The second important implication from ISCHEMIA is that medical therapy is the cornerstone to preventing progression of underlying atherosclerotic disease. It is more imperative to manage the atherosclerotic disease process rather than the focal stenosis itself. Optimal medical therapy along with the intensive management of underlying CAD risk factors including hypertension, diabetes mellitus, smoking cessation, and lifestyle modification can substantially lower cardiovascular morbidity and mortality 6,7.
The long-term outcomes among ISCHEMIA participants remains unknown and extended follow-up studies have been planned. In ISCHEMIA, the cumulative incidence rates for both the primary endpoint and the major secondary endpoint (cardiovascular death or MI) crossed at approximately 2-years. There appeared to be fewer cardiovascular events with a conservative strategy at 6-months, but fewer events with an invasive strategy at 4 years (absolute difference of 2.2%, p=0.34). This may be due to higher rate of procedural MIs in the invasive group occurring early after randomization, but a lower rate of spontaneous MIs occurring during follow-up.
Lastly, ISCHEMIA emphasizes the role of shared decision making between physicians and patients in management of stable ischemic heart disease. Management of stable CAD should be individualized with strong emphasis on patients’ preferences and symptoms. We should be reassured that it is safe to manage most patients with stable ischemic heart disease with optimal medical therapy rather than pursuing upfront coronary revascularization.
- Knuuti J., Wijns W., Saraste A., et al. 2019 ESC Guidelines for the diagnosis and management of chronic coronary syndromes: the task force for the diagnosis and management of chronic coronary syndromes of the European Society of Cardiology (ESC). Eur Heart J. 2019;41(3):407–77. DOI: 10.1093/eurheartj/ehz425. (Request with CPSBC or view with UBC)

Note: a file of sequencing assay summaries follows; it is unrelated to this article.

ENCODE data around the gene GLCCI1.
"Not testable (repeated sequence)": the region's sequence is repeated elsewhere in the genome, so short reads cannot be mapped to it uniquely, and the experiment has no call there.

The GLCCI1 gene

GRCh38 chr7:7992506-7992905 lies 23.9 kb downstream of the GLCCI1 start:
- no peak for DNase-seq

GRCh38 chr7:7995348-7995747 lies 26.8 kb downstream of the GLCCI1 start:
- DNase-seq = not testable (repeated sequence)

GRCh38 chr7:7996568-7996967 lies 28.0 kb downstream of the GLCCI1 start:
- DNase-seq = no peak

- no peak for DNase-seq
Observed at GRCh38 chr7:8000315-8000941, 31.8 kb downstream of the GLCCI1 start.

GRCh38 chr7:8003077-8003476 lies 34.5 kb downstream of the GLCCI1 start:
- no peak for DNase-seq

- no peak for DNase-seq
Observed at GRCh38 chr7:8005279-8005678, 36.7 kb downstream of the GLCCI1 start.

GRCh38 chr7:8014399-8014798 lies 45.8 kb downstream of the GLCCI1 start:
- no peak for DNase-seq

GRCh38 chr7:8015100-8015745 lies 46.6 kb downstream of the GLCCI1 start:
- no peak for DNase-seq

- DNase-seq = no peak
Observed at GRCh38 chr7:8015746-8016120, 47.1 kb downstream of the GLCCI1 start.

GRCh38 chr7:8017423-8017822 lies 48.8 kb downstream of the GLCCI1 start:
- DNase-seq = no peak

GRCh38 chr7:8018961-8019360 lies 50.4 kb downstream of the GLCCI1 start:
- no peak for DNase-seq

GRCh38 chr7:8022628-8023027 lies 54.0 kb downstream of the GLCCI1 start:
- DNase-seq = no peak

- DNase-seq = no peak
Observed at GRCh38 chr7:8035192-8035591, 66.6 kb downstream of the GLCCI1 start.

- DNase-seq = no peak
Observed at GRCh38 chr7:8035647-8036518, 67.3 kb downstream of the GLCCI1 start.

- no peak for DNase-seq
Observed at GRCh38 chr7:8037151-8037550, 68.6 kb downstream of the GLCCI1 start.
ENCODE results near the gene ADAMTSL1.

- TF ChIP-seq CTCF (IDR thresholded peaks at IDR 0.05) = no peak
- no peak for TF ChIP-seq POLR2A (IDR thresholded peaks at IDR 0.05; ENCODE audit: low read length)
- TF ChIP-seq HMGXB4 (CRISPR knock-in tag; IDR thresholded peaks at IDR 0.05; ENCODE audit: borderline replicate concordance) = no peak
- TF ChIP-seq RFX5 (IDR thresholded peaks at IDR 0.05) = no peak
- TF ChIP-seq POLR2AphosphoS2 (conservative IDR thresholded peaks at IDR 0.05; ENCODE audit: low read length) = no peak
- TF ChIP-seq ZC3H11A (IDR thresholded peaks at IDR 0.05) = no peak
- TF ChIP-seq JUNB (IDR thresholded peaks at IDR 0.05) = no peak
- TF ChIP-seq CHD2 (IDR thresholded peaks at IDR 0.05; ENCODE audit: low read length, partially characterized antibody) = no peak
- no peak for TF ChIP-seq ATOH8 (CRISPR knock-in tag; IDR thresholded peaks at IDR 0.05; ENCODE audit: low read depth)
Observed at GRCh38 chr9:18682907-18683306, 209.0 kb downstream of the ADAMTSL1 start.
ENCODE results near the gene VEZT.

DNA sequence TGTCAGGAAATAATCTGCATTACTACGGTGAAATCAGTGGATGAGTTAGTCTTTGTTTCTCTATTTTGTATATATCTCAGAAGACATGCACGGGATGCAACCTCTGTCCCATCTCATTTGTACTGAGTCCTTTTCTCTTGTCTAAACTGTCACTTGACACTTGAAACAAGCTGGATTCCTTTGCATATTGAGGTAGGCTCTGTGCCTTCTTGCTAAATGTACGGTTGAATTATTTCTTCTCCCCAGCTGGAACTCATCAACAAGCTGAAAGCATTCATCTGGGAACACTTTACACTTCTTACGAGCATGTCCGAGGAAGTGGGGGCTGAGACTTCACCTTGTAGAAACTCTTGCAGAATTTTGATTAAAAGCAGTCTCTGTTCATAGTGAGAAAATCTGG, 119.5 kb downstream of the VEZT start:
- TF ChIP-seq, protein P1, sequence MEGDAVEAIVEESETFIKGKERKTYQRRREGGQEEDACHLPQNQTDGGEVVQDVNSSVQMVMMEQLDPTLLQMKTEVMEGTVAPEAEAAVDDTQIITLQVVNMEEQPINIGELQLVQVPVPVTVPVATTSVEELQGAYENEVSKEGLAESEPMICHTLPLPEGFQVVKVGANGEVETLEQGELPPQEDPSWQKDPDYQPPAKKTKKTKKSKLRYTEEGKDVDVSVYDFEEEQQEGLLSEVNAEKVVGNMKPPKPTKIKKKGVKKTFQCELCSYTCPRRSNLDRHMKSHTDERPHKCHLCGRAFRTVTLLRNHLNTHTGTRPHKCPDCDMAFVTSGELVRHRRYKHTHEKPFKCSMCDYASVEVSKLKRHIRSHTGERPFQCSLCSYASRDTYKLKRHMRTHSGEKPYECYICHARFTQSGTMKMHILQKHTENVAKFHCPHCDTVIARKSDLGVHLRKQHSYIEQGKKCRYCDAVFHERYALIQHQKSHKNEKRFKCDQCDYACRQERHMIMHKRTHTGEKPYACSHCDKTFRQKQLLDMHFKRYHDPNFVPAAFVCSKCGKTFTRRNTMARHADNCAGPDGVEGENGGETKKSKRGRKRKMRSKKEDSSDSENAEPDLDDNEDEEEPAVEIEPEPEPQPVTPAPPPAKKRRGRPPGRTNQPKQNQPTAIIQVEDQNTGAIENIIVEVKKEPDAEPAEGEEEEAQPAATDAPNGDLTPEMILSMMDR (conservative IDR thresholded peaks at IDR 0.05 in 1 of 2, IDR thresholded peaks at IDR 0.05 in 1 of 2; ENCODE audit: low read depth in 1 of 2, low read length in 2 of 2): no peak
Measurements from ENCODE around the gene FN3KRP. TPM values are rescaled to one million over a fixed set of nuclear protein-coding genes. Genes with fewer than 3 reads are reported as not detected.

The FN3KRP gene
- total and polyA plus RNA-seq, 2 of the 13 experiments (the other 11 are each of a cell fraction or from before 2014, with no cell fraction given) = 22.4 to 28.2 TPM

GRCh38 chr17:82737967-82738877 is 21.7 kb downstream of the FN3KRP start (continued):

- Boden WE., O’Rourke RA., Teo KK., et al. Optimal medical therapy with or without PCI for stable coronary disease. N Engl J Med. 2007;356(15):1503–16. DOI: 10.1056/NEJMoa070829. (Request from CSPBC or view with UBC)
- Al-Lamee R., Thompson D., Dehbi H-M., et al. Percutaneous coronary intervention in stable angina (ORBITA): a double-blind, randomised controlled trial. The Lancet. 2018;391(10115):31–40. DOI: 10.1016/S0140-6736(17)32714-9. (View with CPSBC or UBC)
- Maron DJ., Hochman JS., O’Brien SM., et al. International study of comparative health effectiveness with medical and invasive approaches (ISCHEMIA) trial: rationale and design. J Am Heart Assoc. 2018; 201:124–135. DOI: 10.1016/j.ahj.2018.04.011. (View)
- Hochman JS., Reynolds HR., Bangalore S., et al. Baseline Characteristics and Risk Profiles of Participants in the ISCHEMIA Randomized Clinical Trial. JAMA Cardiology. 2019;4(3):273–86. DOI: 10.1001/jamacardio.2019.0014. (View)
- Spertus JA., Jones PG., Maron DJ., et al. Health-Status Outcomes with Invasive or Conservative Care in Coronary Disease. N Engl J Med. 2020; 382:1408-1419. DOI: 10.1056/NEJMoa1916370. (Request with CPSBC or view with UBC)
- Bangalore S., Maron DJ., O’Brien SM., et al. Management of coronary disease in patients with advanced kidney disease. N Engl J Med. 2020;0(0):null. DOI: 10.1056/NEJMoa1915925. (Request with CPSBC or view with UBC)
- Mancini GBJ., Gosselin G., Chow B., et al. Canadian cardiovascular society guidelines for the diagnosis and management of stable ischemic heart disease. Can J Cardiol. 2014;30(8):837–49. DOI: 10.1016/j.cjca.2014.05.013. (View with CPSBC or UBC)
- Fihn SD., Blankenship JC., Alexander KP., et al. 2014 ACC/AHA/AATS/PCNA/SCAI/STS focused update of the guideline for the diagnosis and management of patients with stable ischemic heart disease. Circulation. 2014;130(19):1749–67. DOI: 10.1161/CIR.0000000000000095. (View with CPSBC or UBC)